New laws target cheating, at office or in the home
Chinese officials who have mistresses, fail to financially support their parents or abuse and abandon their families could be out of a job, according to a new set of ethics rules released by the central government.
The regulations, set to take effect June 1, cover a variety of other misdeeds, including corruption, beating up or illegally detaining citizens, using drugs, having sex with a prostitute and organizing “superstitious gatherings.”
There was no mention of how the sweeping laws would be enforced.
The decree was released Sunday at a news conference where Vice Minister of Supervision Qu Wanxiang said “the regulation will help consolidate the [Chinese Communist Party’s] ruling position, safeguard state power, improve ethical standards of officials and persuade them to adopt a clean, honest and down-to-earth work style to better serve the people,” the New China News Agency reported.
Beset by high-profile government scandals, Beijing has been trying to rein in corruption. The crackdown has ousted Shanghai’s previous party secretary, Chen Liangyu, who was accused of allowing cronies to use social security funds for speculative city developments.
In another case, a Yunnan transportation official who fled to Singapore in January with $5.2 million he allegedly received in bribes was arrested and returned to China.
Hu Xing was also charged with using his position to help relatives profit, visiting prostitutes and keeping a mistress, state media reported.
The new laws appear to target officials who flee the country amid scandal, by mandating that anyone who leaves China illegally or stays overseas illegally be fired. The New China News Agency said Friday that 300 fugitive government employees had moved into hiding overseas since 1998.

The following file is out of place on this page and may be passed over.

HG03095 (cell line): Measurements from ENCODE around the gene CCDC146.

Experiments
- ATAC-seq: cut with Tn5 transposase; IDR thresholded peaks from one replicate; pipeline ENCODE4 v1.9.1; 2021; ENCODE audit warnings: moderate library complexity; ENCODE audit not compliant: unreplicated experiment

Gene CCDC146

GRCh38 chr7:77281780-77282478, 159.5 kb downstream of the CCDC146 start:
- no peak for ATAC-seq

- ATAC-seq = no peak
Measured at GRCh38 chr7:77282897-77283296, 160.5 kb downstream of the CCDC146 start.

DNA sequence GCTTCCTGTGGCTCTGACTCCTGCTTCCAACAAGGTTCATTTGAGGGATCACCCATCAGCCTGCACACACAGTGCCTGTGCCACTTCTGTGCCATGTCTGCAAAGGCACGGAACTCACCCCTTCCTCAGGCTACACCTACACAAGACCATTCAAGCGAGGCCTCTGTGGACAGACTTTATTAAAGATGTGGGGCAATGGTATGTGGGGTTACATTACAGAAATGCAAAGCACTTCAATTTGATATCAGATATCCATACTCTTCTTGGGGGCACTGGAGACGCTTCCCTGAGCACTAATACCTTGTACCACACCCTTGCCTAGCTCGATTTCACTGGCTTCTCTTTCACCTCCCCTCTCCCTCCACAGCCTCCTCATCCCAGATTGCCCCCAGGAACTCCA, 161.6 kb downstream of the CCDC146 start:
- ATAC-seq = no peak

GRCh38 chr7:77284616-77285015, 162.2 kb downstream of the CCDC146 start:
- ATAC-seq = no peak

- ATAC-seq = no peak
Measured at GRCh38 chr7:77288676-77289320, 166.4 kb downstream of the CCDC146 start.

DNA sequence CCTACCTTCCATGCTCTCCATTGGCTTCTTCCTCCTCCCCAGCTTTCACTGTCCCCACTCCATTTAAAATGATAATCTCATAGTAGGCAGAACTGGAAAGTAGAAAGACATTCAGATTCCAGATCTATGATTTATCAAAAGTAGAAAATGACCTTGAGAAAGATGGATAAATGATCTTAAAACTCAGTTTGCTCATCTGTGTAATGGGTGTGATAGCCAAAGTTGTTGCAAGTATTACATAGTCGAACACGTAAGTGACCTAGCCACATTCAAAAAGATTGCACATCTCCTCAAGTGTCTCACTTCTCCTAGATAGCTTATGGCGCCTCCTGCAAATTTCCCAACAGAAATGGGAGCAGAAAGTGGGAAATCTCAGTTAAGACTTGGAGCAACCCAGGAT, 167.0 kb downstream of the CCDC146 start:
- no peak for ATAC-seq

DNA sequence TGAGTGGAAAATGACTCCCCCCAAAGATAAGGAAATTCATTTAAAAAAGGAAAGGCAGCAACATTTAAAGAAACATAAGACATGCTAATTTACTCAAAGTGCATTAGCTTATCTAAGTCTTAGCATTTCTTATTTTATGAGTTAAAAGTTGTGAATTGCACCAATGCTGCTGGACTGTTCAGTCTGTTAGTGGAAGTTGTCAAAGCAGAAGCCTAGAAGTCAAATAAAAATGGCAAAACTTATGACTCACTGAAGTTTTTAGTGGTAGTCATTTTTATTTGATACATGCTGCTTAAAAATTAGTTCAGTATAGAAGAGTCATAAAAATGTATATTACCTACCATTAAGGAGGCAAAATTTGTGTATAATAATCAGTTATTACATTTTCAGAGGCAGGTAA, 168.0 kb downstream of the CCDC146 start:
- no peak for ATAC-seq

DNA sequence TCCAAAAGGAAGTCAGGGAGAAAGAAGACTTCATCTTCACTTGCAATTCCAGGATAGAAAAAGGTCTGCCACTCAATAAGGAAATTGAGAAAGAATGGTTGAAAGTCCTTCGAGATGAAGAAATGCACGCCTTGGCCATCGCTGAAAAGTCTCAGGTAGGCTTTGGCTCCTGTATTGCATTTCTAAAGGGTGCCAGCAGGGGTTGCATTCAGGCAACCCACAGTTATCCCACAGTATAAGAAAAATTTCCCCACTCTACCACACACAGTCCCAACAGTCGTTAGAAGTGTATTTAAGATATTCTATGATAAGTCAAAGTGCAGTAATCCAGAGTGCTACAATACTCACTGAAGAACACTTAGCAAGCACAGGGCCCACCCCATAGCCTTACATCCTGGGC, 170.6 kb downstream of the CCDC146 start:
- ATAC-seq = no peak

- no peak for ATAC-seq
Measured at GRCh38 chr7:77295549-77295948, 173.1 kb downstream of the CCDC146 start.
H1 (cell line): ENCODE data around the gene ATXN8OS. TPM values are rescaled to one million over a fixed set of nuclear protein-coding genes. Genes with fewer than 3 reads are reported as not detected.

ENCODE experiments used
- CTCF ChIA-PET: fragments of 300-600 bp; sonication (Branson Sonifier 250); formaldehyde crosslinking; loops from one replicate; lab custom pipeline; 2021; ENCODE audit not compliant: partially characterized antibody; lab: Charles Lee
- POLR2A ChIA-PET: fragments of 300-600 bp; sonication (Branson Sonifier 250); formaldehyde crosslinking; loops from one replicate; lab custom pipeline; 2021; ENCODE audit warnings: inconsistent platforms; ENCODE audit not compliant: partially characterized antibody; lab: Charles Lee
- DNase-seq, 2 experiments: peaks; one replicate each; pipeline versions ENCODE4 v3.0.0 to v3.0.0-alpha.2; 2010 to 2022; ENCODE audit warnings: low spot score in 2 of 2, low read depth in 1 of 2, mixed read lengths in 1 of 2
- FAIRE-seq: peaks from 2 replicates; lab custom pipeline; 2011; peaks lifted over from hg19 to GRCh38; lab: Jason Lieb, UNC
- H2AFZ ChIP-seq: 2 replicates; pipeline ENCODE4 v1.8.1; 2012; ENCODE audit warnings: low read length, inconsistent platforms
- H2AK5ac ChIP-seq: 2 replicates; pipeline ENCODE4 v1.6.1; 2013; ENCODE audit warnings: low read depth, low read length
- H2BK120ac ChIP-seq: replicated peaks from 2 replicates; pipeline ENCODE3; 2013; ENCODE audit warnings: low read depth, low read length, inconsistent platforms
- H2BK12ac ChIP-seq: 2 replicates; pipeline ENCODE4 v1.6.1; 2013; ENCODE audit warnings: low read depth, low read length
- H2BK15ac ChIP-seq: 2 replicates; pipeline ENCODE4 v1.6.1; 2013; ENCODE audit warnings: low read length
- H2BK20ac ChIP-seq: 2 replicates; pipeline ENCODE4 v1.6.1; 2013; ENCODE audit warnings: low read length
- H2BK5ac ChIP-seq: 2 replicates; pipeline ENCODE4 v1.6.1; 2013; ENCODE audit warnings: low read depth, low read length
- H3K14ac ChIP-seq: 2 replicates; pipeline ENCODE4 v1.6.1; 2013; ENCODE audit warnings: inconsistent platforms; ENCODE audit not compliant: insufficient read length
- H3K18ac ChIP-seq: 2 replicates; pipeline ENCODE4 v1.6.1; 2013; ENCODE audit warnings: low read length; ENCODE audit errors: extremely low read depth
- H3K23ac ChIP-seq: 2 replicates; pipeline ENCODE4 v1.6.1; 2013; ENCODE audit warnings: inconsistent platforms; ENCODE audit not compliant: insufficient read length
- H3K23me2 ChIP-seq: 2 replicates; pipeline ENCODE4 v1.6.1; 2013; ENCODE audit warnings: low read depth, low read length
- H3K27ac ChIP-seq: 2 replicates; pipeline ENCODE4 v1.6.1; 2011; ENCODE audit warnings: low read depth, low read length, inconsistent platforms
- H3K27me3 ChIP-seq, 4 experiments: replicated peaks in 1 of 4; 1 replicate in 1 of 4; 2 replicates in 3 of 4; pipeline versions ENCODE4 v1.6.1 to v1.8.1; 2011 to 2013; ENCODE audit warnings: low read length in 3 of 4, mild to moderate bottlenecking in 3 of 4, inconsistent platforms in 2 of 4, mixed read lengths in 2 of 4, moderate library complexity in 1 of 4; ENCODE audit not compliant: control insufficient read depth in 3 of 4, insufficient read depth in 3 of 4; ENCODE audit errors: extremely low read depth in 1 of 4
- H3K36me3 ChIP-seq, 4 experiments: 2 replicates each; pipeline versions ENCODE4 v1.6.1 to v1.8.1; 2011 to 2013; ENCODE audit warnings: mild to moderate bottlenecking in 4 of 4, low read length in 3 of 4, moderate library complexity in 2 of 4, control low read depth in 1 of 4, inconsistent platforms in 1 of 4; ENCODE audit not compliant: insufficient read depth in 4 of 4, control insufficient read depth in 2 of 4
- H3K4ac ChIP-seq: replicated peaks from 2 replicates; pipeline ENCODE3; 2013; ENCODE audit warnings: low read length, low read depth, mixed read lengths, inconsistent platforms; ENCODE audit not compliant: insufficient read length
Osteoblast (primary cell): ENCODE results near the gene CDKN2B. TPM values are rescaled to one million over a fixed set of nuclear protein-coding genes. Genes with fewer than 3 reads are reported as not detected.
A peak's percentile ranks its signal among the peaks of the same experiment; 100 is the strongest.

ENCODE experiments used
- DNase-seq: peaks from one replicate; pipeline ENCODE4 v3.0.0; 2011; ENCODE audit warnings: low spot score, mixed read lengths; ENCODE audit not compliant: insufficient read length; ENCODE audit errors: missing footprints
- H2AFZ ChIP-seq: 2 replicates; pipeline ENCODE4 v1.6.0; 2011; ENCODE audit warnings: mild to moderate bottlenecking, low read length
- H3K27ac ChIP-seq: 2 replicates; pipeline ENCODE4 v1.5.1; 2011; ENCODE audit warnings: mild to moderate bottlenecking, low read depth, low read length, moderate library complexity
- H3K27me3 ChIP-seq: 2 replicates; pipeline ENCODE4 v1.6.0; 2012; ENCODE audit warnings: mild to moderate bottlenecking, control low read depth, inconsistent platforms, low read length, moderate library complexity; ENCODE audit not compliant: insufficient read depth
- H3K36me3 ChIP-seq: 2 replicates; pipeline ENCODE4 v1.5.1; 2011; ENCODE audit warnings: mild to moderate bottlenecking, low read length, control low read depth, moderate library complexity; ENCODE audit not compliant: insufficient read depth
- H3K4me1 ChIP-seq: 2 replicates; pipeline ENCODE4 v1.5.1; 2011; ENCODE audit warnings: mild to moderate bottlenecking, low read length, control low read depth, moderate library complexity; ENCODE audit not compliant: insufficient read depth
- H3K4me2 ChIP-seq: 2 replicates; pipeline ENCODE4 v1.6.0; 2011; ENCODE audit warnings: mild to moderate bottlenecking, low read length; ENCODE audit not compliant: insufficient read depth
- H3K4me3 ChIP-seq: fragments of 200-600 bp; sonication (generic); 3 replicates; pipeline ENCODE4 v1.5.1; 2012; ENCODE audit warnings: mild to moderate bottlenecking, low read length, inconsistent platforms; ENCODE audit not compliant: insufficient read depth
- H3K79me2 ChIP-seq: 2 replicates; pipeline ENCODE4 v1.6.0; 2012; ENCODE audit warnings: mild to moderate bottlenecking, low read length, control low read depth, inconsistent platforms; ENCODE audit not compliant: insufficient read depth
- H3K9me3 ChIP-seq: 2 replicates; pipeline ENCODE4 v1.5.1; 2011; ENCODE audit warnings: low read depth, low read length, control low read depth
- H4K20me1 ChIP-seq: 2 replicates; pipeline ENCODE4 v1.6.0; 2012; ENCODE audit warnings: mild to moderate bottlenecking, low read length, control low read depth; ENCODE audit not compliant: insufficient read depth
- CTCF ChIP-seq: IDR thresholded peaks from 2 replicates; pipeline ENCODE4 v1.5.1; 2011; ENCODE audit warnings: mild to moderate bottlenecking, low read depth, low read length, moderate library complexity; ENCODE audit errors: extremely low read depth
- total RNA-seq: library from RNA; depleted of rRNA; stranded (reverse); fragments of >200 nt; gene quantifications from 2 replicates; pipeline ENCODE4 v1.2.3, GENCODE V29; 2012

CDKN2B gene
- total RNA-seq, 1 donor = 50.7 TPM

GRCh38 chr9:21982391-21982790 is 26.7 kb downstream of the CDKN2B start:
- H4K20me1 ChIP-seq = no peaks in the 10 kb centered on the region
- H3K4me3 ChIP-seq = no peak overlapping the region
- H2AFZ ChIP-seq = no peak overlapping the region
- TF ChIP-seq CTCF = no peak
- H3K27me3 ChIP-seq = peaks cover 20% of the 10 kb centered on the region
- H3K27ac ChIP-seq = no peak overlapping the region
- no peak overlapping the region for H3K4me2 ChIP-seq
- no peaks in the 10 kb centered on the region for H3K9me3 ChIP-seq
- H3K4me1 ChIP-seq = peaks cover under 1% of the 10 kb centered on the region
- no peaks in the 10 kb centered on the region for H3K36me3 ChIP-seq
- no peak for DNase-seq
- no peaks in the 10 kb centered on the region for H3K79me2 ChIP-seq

The report cited the findings of the Ministry of Commerce, which estimates that 4,000 Chinese officials suspected of crimes involving $50 billion have fled China since economic reforms were begun in 1978.
In detailing Sunday’s new laws, state media linked extramarital affairs with corruption, saying, “Many officials punished for taking bribes recently turned out to have lovers or mistresses.”
They cited the example of Du Shicheng, former deputy secretary of the Shandong Provincial Committee of the Chinese Communist Party, who was expelled from the party on charges of seeking bribes with the aid of his mistress.
The laws also target civil servants whose leadership leads to accidents, disasters, environmental pollution or “mass protests.”
Officials who fail to report or deal with major accidents, disasters and criminal cases in a timely manner will be punished or fired, according to state media’s account of the legislation. The same could happen to those who retaliate against whistle-blowers, state media said.